An analysis of Medicare cost reports from 2016 shows that urban U.S. hospitals typically had higher occupancy rates than their rural counterparts, with notable exceptions in the Northeast and Arizona.
Acute Care and Critical Access Hospital Occupancy Rate Variability by Location
Occupancy rate is a metric commonly used to examine the portion of a hospital’s inpatient capacity being utilized for inpatient care. It represents the percentage of a facility’s beds that are occupied, on average, each day of a specific period being studied. This percentage is calculated by dividing the number of patient days observed by the bed days available for the period. Frequently, the period studied is one year. The result can provide valuable insight for evaluations of whether adjustments are needed to operating capacities for individual institutions or entire markets.
This analysis is based on Medicare cost report data for all hospital cost reports filed for the period that ended during 2016. The total days of acute care provided and acute care beds for all short-term acute care and critical access hospitals were summarized, and the resulting days then were divided by the bed days available for the year. Bed days were determined by multiplying the number of beds by the number of days in the period, in this case 366, which accounted for 2016 being a leap year.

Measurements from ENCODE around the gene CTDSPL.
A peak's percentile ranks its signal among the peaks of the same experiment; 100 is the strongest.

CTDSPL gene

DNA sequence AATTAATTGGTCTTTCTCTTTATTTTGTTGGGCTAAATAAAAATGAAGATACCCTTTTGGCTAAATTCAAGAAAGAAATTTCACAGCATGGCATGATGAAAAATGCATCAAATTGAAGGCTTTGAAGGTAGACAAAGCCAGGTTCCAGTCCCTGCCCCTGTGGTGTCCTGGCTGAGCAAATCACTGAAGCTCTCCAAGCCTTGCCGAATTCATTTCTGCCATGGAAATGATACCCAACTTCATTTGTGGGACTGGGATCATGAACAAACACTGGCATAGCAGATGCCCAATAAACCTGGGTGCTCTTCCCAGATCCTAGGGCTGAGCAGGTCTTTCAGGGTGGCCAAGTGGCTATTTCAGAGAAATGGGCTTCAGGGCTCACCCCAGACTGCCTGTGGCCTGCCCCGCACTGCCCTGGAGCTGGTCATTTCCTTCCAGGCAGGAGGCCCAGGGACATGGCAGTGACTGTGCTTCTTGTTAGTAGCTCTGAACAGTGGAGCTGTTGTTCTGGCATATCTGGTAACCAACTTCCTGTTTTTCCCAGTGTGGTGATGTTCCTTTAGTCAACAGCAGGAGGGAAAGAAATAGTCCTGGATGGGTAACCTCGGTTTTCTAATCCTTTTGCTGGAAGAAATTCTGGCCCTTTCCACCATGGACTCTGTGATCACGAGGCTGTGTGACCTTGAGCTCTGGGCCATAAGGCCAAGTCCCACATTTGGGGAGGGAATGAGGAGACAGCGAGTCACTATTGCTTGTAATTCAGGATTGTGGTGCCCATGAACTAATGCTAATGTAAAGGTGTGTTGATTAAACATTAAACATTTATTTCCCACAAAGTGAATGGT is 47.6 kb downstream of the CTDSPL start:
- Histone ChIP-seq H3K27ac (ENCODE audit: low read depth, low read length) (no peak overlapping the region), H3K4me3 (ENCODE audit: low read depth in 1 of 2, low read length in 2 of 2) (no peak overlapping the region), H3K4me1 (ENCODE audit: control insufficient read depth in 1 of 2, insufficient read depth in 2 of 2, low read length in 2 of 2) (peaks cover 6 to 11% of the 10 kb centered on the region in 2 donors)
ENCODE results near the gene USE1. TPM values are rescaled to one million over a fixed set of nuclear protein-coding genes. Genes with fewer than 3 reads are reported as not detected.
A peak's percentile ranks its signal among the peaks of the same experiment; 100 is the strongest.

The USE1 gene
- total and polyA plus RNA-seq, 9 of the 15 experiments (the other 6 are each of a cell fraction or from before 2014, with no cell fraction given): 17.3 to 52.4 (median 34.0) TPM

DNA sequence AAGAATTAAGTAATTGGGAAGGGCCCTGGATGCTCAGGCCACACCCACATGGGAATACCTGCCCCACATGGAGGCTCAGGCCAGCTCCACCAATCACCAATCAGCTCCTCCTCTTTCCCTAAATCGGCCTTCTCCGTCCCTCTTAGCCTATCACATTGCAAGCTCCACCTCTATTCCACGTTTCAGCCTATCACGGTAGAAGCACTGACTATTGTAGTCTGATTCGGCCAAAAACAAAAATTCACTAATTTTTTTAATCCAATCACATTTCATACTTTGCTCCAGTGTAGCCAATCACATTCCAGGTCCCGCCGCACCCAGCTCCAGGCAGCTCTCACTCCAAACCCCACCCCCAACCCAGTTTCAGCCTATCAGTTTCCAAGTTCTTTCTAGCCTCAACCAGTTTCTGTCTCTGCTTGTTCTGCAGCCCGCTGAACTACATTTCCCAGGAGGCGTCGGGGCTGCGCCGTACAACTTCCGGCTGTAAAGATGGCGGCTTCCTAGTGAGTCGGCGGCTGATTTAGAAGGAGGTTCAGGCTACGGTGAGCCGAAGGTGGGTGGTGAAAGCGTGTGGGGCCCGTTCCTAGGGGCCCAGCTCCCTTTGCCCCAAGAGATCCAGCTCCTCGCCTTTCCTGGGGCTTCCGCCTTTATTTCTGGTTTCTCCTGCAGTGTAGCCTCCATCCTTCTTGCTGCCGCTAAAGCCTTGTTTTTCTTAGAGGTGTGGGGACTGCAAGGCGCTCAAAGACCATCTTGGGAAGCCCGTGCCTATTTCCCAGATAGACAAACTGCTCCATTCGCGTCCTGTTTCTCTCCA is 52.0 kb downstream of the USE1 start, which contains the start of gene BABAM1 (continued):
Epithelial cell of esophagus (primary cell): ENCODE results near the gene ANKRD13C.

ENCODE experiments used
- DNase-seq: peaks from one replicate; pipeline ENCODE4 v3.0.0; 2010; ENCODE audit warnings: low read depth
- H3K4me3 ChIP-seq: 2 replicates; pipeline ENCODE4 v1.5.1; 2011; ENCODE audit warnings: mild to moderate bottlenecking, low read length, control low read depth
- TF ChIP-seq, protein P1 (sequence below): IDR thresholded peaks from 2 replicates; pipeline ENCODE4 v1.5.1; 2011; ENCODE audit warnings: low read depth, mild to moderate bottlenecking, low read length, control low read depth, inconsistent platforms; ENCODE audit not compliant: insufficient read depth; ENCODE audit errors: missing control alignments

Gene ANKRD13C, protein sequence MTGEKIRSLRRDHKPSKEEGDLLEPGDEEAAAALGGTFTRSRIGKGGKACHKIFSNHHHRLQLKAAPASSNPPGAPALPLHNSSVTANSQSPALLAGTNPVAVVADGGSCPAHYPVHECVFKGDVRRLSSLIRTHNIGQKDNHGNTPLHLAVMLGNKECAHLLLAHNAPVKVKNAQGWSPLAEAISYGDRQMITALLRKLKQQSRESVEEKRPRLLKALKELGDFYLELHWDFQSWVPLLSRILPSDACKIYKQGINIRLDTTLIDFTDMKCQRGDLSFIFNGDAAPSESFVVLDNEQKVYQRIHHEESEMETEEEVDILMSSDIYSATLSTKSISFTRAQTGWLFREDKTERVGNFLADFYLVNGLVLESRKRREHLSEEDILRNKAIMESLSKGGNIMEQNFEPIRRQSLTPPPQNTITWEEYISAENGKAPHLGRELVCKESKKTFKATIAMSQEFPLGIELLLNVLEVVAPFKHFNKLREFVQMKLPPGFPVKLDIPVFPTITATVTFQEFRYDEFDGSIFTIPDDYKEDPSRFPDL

The exhibit presents national and state-by-state results for hospitals classified as either urban or rural based solely on location. The criteria used by CMS for reclassification by labor market were not considered in this analysis.
These results show significant variation between rural and urban hospitals and higher rates of occupancy among rural facilities in Northeastern states. Hospital operators may find these broad figures useful when beginning to examine their own occupancy rates versus peers and their own specific markets.
This analysis was performed by American Hospital Directory, Inc., Louisville, Ky. For more information, contact William Shoemaker.